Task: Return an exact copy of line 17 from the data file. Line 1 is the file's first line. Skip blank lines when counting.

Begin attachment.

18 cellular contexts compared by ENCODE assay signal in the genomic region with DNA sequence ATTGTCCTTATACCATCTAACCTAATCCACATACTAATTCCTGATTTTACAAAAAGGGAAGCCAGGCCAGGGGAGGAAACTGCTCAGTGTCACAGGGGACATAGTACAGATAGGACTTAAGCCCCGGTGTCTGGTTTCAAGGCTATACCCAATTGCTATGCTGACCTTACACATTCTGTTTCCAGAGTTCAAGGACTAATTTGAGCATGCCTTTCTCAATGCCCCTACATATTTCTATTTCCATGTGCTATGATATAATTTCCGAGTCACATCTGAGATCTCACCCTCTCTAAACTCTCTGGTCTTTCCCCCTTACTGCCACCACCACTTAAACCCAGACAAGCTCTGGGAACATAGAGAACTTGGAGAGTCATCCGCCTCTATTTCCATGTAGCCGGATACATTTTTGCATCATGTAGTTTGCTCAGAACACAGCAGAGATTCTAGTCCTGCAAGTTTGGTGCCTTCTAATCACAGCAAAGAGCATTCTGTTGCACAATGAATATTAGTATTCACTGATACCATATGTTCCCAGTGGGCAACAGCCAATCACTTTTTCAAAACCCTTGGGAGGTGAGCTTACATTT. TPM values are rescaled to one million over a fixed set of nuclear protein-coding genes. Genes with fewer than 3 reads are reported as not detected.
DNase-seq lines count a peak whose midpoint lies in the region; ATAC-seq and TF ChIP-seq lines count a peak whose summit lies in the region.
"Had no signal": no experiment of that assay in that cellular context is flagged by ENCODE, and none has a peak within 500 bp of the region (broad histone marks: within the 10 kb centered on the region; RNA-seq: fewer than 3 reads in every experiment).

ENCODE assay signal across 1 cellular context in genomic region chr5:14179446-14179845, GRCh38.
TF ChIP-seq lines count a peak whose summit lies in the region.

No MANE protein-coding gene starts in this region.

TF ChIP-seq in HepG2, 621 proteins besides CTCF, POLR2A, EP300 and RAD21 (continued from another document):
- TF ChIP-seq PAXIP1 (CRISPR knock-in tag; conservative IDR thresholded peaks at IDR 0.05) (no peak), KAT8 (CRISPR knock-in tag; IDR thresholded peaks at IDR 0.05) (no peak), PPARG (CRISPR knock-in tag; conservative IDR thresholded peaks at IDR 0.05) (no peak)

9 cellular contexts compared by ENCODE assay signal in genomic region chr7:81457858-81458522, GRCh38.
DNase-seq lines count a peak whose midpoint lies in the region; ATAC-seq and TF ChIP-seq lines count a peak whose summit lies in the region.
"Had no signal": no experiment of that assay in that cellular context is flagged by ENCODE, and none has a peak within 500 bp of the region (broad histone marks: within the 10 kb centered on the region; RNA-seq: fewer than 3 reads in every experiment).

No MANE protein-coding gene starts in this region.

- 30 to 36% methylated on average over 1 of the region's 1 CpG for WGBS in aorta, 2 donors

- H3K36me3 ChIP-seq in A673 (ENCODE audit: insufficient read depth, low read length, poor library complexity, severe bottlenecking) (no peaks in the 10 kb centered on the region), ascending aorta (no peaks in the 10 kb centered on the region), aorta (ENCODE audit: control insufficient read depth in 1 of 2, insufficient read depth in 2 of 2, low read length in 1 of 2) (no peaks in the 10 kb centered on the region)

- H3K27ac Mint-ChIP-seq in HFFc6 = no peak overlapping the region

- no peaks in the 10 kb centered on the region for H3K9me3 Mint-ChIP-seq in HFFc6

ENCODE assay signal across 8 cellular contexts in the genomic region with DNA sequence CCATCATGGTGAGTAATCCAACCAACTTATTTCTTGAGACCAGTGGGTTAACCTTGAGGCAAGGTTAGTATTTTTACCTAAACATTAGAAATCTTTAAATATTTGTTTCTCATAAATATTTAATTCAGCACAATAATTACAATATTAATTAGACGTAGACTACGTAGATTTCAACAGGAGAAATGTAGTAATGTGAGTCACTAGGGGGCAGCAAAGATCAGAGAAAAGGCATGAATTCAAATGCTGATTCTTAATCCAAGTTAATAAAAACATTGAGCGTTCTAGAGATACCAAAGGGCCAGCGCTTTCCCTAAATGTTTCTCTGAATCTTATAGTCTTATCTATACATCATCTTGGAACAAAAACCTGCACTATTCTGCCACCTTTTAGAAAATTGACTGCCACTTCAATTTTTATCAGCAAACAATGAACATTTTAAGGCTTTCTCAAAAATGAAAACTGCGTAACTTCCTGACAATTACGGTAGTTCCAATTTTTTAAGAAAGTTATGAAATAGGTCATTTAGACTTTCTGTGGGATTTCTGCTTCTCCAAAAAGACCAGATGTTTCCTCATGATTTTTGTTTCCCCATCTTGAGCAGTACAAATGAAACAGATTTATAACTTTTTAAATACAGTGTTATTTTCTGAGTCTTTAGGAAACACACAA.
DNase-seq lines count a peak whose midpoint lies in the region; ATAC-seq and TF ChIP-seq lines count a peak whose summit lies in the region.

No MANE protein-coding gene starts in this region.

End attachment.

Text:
ENCODE assay signal across 8 cellular contexts in the genomic region with DNA sequence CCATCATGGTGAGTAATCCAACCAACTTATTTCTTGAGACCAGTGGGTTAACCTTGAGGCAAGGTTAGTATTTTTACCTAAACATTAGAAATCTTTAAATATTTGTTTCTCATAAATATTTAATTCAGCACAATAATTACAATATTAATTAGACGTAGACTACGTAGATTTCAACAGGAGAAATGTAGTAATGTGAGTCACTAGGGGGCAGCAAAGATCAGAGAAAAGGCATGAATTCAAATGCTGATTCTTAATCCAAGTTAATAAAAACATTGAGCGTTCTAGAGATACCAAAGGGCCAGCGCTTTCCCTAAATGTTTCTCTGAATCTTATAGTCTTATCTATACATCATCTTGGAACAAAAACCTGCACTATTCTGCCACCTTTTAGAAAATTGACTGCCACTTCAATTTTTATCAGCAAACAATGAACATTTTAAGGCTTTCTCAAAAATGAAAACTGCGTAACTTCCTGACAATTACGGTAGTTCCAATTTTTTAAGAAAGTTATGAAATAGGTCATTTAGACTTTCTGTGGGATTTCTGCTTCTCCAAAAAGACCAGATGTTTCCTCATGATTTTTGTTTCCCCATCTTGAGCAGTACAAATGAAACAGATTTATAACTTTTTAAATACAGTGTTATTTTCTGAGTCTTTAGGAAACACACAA.